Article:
Making Excuses

How often do you do something “wrong”–either by your own perception or by someone else’s–and immediately try to find ways that it wasn’t your fault?

Today I almost hit a car in the parking lot backing out and my very first reaction (after “oh my God”) was “well the idiot shouldn’t have been backing out at the same time as me!”

He honked at me, so I’m willing to bet that’s exactly what he was saying about me.

Is this a natural human reaction? A reflex we learn in active addiction? Certainly it’s a narcissistic trait. No one wants to be wrong, or in the wrong.

But it’s what happens next that really matters.

A true sign of growth for me is the ability to follow up that initial “it’s not my fault” reaction with a genuine and thorough, “searching and fearless inventory.” of what exactly I did do wrong.

I had a blind spot. He wasn’t there when I started backing out. I wasn’t really that close to hitting him.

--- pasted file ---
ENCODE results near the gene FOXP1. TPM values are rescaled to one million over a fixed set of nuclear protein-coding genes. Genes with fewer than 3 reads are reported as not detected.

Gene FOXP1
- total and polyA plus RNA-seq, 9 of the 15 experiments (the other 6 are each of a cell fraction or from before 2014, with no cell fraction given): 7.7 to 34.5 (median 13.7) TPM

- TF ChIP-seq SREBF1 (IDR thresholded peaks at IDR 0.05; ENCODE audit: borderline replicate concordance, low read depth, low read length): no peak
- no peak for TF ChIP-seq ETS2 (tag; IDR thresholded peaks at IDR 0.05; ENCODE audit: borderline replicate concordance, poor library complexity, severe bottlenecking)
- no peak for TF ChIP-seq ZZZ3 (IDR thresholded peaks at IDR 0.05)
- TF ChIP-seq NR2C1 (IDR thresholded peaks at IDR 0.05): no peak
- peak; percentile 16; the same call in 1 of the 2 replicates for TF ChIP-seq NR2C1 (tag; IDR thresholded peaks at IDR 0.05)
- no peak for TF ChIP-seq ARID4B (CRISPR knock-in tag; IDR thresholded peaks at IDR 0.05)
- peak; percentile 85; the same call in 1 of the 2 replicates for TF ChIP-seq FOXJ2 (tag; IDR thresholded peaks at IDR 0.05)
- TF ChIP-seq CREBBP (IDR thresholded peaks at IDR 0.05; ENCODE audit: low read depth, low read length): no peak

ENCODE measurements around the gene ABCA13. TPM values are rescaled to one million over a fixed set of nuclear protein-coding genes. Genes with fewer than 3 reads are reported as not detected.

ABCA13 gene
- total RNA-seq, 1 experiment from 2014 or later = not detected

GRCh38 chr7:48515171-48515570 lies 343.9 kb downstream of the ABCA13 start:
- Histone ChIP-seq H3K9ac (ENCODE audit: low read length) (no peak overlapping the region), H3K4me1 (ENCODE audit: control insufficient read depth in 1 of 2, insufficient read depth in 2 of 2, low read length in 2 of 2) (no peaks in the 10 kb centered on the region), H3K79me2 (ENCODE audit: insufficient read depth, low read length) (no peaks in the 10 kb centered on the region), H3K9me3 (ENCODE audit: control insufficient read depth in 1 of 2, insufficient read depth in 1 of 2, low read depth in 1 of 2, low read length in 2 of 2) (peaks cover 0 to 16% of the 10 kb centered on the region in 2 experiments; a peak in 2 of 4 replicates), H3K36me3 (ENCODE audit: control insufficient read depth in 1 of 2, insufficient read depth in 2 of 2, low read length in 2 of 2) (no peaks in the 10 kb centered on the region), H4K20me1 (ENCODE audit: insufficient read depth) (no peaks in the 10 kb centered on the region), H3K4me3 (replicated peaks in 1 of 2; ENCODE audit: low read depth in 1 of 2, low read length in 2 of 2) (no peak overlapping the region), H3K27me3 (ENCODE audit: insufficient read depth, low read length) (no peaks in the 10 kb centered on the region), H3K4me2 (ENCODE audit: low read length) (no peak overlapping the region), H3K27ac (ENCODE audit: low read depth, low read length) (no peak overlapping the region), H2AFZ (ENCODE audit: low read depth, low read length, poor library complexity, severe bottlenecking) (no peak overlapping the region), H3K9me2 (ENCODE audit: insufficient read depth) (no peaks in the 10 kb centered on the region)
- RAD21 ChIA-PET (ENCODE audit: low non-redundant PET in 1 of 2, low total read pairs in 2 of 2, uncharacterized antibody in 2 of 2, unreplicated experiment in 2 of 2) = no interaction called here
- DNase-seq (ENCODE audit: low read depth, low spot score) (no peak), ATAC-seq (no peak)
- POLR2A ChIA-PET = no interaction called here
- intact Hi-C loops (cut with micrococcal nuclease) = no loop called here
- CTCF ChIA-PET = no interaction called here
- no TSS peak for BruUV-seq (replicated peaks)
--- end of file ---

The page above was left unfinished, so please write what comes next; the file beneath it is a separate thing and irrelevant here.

But I didn’t check thoroughly before I started backing out. And if he hadn’t have honked at me, I might have hit him.

I had a teacher who used to say “excuses are nails used to build a house of failure.” A bit harsh for a nunch of 10 year olds, but it’s something I’ve only just started to understand.

Excuses keep us from growing. From moving forward. Excuses hinder our progress.

What if I had allowed myself to follow that thought process to the very end? It wasn’t my fault. He shouldn’t have been backing out. Never mind that he had every right that I had to do so. He should have looked for ME first.

Where does that get me? Likely into an accident the very next day.

When we admit our faults and our mistakes, we’re able to leard from them.

I learned I have a blind spot.

I learned to take another second to get a better look before backing out.

In a bigger way I learned that life is full of tiny, seemingly insignificant choices. But making the wrong one can completely derail our lives.

It’s all about choices.

Choose to admit your mistakes. Learn from them. Grow as a person. Don’t crash your car and derail your life because you refuse to be wrong.

Hold yourselves accountable, friends. One small decision at a time.

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